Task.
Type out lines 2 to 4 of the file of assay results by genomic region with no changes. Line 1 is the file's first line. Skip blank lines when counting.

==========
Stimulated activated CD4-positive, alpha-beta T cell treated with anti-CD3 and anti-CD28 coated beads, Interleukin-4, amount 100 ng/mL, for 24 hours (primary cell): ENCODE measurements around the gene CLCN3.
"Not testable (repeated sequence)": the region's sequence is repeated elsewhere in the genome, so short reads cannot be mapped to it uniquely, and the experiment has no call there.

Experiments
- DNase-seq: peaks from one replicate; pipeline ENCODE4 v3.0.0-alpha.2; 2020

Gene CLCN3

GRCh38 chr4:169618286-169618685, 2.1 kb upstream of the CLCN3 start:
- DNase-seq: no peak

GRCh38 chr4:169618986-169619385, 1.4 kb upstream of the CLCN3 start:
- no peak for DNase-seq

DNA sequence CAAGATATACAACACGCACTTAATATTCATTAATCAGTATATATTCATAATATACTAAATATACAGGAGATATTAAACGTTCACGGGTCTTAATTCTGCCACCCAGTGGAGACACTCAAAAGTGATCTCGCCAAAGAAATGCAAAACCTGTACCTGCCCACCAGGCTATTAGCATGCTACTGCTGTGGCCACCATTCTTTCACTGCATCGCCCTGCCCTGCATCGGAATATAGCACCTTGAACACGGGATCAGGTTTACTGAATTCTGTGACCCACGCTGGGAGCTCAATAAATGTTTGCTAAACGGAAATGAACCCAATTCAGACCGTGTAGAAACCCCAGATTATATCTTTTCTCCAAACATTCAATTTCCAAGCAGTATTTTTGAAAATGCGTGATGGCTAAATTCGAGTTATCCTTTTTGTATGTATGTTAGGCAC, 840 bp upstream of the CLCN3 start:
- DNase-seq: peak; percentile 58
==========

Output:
"Not testable (repeated sequence)": the region's sequence is repeated elsewhere in the genome, so short reads cannot be mapped to it uniquely, and the experiment has no call there.

Experiments
- DNase-seq: peaks from one replicate; pipeline ENCODE4 v3.0.0-alpha.2; 2020